Chris Anderson: TED’s secret to great public speaking

Cut out all unnecessary detail and, if necessary, chuck out the whole script and start again from scratch. I did, and the talk was much better as a result.

There’s more on suitable ideas for TEDx here.

3. Learn the script

Don’t learn it word for word, though.

The best talks strike a fine balance between “conversational” and “performative,” and they come from a place of authenticity.

So the key is not to recite your talk robotically but to make it come from a place deep within you — like it’s part of who you are.

The other reason not to do this is that rote memorisation is very hard and our memories generally perform really badly under brute force and under a spotlight.

So how do you remember your talk?

The trick is to leverage a system in the brain that works very well, which is the part that deals with spatial awareness and navigation. This is the foundation of the so-called “Memory Palace’’ technique. Here’s a brilliant illustration of how to do it:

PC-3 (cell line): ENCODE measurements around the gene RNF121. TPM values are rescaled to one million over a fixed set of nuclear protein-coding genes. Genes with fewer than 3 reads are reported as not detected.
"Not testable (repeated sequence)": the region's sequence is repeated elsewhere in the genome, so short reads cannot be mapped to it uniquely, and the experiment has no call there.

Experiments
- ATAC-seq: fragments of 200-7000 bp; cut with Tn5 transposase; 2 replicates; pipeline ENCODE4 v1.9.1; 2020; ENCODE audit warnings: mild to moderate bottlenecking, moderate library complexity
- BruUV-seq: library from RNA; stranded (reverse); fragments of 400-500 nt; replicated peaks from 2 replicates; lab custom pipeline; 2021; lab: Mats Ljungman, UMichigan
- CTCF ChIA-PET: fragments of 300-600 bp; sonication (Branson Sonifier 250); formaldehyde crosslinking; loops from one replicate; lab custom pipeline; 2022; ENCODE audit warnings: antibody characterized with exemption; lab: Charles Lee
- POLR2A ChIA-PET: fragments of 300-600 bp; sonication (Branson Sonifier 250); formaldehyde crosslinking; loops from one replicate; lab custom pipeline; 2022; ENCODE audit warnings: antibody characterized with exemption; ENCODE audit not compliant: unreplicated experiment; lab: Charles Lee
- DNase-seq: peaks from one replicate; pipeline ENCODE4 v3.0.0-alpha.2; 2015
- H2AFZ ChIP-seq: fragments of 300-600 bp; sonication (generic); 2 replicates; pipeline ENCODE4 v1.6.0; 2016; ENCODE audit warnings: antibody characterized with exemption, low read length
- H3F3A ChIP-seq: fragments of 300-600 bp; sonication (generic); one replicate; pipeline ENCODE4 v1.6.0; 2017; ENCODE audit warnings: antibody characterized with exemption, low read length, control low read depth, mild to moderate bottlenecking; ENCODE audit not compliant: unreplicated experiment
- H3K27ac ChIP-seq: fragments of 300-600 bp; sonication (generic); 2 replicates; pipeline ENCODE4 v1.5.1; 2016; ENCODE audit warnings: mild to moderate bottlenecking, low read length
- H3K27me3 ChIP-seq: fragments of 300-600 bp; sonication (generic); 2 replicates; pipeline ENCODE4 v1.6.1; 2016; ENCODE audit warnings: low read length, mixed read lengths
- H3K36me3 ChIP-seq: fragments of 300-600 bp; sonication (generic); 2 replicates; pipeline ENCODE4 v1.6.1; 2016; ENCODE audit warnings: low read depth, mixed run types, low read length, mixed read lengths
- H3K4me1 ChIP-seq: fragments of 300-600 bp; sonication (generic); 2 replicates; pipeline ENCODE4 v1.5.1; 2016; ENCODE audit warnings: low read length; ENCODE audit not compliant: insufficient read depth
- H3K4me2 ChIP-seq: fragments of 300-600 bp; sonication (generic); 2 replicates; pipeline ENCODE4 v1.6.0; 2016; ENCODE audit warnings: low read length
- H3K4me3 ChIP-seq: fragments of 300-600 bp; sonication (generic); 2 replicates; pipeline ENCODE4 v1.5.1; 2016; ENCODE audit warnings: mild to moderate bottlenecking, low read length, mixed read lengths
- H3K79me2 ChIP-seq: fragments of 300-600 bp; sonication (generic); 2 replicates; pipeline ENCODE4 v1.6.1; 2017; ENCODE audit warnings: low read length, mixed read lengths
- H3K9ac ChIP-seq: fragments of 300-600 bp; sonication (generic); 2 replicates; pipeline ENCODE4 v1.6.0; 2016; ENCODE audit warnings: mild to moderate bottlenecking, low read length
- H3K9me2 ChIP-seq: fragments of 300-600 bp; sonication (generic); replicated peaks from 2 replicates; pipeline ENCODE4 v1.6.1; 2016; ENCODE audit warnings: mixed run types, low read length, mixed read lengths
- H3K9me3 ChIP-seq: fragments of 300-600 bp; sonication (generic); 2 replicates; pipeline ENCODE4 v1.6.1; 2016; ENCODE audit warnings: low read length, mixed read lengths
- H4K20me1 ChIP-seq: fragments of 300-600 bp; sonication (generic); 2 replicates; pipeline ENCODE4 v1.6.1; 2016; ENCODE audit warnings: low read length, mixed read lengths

Joshua Foer: Feats of memory anyone can do

I learned my talk by breaking each paragraph down into core concepts, which I then wrote in a list.

I then tied those concepts together in a silly story that took place in a location I know really well. I then walked through the location in my mind, and the story unfolded, triggering my memories of the different parts of my script.

Using this technique, it took just a few hours to memorise a 14.5-minute talk. Not bad! But even so, I kept practising to get even better. Once it’s memorised, keep practising and practising.